American Heritage® Dictionary of the English Language, Fourth Edition
- n. The theory and practice of navigating, especially the charting of a course for a ship or aircraft.
- n. Travel or traffic by vessels, especially commercial shipping.
Century Dictionary and Cyclopedia
- n. The act of navigating; the act of moving on water in ships or other vessels; sailing: as, the navigation of the northern seas; also, by extension, the act of “sailing” through the air in a balloon (see aërial navigation, below).
- n. The science or art of directing the course of vessels as they sail from one part of the world to another. The management of the sails, etc., the holding of the assigned course by proper steering, and the working of the ship generally, pertain rather to seamanship, though necessary to successful navigation. The two fundamental problems of navigation are the determination of the ship's position at a given moment, and the decision of the most advantageous course to be steered in order to reach a given point. The methods of solving the first are, in general, four:
- n. Ships in general; shipping.
- n. An artificial waterway, or a part of a natural waterway that has been made navigable; a canal. Also navvy. See navvy.
- n. uncountable The theory, practice and technology of charting a course for a ship, aircraft or a spaceship
- n. uncountable Traffic or travel by vessel, especially commercial shipping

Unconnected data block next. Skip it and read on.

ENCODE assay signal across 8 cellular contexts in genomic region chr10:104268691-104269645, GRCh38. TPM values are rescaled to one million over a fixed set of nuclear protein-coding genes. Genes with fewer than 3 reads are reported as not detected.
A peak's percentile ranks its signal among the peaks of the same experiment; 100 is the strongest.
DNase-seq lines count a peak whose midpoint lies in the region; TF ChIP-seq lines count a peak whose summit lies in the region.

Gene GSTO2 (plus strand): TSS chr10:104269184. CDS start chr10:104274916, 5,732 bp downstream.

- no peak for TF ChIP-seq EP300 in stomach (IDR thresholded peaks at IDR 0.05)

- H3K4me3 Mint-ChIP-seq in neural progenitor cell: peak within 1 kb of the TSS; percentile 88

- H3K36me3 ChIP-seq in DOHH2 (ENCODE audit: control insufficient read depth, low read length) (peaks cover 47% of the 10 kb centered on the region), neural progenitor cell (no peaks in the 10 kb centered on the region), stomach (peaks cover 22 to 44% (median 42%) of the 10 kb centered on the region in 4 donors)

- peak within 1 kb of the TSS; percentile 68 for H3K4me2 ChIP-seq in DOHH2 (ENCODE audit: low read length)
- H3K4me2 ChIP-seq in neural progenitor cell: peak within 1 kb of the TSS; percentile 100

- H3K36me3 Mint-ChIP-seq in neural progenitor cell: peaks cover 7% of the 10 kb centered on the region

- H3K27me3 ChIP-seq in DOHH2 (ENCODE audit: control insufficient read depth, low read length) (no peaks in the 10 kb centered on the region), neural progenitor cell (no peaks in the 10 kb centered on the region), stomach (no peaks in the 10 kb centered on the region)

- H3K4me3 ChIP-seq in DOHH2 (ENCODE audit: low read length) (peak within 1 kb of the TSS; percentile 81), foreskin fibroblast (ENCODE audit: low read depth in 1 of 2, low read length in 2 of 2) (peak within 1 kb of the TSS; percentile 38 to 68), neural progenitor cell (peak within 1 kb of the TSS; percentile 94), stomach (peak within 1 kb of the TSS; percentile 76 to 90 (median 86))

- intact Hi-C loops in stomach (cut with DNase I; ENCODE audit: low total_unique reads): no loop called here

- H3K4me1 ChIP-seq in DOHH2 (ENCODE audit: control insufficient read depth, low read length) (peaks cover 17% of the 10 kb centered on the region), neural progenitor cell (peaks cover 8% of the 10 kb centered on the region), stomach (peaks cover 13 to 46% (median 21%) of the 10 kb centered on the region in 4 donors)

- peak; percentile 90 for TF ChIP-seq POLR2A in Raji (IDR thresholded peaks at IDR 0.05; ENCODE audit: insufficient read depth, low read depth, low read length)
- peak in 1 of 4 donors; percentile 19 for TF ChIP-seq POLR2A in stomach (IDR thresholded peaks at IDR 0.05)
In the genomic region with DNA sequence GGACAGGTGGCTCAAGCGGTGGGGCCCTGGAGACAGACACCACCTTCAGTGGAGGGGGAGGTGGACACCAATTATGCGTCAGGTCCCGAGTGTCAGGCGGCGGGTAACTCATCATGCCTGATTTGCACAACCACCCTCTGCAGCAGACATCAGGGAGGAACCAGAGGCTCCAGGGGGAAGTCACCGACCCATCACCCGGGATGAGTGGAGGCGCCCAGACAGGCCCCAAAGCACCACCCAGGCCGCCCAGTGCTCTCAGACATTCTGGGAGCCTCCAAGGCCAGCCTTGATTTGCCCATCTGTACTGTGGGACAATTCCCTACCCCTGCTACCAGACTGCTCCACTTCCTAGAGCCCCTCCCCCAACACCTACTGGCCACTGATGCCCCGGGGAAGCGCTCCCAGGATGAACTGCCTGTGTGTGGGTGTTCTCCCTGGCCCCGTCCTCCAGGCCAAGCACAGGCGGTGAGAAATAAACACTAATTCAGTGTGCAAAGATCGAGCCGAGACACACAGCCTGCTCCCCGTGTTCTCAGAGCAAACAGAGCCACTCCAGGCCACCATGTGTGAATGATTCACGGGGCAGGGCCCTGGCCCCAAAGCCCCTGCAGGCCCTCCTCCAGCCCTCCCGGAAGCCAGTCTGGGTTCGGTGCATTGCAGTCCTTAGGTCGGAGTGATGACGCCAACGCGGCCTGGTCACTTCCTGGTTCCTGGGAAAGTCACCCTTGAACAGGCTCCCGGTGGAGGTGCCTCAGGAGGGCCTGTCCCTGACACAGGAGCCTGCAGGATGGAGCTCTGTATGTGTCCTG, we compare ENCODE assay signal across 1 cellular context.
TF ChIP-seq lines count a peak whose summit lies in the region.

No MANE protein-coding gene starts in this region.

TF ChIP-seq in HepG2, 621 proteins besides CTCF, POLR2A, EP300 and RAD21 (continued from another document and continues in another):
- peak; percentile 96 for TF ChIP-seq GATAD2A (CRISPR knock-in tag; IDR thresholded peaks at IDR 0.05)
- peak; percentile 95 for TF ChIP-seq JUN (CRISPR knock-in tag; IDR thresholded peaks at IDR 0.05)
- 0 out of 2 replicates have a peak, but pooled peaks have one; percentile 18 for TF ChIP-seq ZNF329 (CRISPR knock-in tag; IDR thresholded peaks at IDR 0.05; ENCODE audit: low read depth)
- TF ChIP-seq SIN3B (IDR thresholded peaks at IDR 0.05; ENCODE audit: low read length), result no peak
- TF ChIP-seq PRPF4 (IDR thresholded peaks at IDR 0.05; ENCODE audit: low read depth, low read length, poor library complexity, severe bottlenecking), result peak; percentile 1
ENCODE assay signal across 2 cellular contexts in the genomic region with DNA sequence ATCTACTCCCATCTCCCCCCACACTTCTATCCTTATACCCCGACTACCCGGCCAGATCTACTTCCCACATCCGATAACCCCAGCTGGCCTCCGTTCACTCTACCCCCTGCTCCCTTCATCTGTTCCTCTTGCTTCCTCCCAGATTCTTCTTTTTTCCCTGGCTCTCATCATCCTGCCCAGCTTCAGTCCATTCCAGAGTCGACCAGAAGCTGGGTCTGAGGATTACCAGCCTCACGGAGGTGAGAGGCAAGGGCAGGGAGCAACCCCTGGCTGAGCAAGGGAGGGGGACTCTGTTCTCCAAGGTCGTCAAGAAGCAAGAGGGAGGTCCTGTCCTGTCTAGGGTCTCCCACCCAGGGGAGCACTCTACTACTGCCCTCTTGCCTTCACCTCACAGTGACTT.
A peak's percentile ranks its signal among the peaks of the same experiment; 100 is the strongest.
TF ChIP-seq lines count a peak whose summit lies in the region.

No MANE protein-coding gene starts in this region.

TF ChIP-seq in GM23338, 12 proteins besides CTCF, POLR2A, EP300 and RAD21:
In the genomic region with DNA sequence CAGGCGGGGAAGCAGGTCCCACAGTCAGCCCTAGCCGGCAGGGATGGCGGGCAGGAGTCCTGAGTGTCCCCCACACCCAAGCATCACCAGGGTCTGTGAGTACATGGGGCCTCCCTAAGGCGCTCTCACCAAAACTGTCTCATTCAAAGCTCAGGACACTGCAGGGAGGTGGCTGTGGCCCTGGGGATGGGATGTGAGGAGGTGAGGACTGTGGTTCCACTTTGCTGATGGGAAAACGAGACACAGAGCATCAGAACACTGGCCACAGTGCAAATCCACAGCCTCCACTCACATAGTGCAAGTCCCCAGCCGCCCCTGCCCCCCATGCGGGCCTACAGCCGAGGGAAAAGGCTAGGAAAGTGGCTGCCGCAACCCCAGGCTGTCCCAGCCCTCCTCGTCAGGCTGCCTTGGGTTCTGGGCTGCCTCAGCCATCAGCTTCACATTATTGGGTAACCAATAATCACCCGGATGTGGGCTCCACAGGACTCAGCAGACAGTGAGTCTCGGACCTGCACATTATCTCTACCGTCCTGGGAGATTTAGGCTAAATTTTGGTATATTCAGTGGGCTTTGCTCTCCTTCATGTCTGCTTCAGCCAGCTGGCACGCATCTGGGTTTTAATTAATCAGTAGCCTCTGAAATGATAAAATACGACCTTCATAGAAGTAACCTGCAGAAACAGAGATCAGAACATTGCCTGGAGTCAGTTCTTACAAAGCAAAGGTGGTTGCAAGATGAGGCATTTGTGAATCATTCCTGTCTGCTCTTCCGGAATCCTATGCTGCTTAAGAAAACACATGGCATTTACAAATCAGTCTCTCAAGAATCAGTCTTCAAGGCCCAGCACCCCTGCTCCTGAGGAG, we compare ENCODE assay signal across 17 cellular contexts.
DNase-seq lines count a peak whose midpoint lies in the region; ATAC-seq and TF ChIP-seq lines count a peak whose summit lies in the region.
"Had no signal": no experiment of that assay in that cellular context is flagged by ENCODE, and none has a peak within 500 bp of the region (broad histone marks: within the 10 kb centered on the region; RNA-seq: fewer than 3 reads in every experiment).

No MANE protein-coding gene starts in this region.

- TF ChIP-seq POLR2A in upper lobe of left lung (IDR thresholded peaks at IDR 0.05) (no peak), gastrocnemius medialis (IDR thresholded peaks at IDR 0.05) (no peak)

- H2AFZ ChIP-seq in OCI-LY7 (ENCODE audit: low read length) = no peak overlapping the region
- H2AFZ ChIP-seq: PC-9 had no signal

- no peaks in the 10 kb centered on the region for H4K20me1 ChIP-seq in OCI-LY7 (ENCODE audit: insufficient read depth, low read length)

- n. countable A canal
GNU Webster's 1913
- n. The act of navigating; the act of passing on water in ships or other vessels; the state of being navigable.
- n. The science or art of conducting ships or vessels from one place to another, including, more especially, the method of determining a ship's position, course, distance passed over, etc., on the surface of the globe, by the principles of geometry and astronomy.
- n. The management of sails, rudder, etc.; the mechanics of traveling by water; seamanship.
- n. Poetic Ships in general.
- n. the work of a sailor
- n. ship traffic
- n. the guidance of ships or airplanes from place to place
- From Latin nāvigātiōnem, accusative singular of nāvigātiō ("sailing, navigation"), from nāvigātus, perfect passive participle of nāvigō ("sail"). (Wiktionary)
“Google Maps Navigation for Android 2.0 redefines the term navigation Looking for cheaper phones from Best Buy Mobile?”
“Google Maps Navigation for Android 2.0 redefines the term navigation Here's an interesting rumor, folks!”
“The content pages are an enormous improvement, and the new navigation is great.”
“I'm glad it helped that blogger and made her a bazillion dollars (though seriously when I go look at the blog now its navigation is impossible and graphics hideous -- come on, you have to consider future readers) but I could never do it, because it seems empty exercise to me, and not creative or fun.”
“The document navigation is fairly smooth, the control offerings helpful, and GoodReader Lite just works.”
“The youngster takes naturally to the water, and if, when he finishes high school, he takes a course in navigation and goes deep sea, I see no reason why he shouldn't rise to be master of the finest and biggest ship afloat.”
“The Riddle of the Compass is a book that anyone with an interest in navigation and maritime history should read, as well ass anyone who has a natural interest in answering questions: who invented the first compass?”
“Anyways, I personally think that left-hand navigation is a little bit better considering the Caps key is on the left.”
“The current standard Maps iPhone app, which does not provide real-time navigation, is just a rebranded Google Maps.”
“With funding plans for long-term navigation upgrades stalled in Congress, the moves are meant to demonstrate progress in improving the air-traffic-control system.”
These user-created lists contain the word ‘navigation’.
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Looking for tweets for navigation.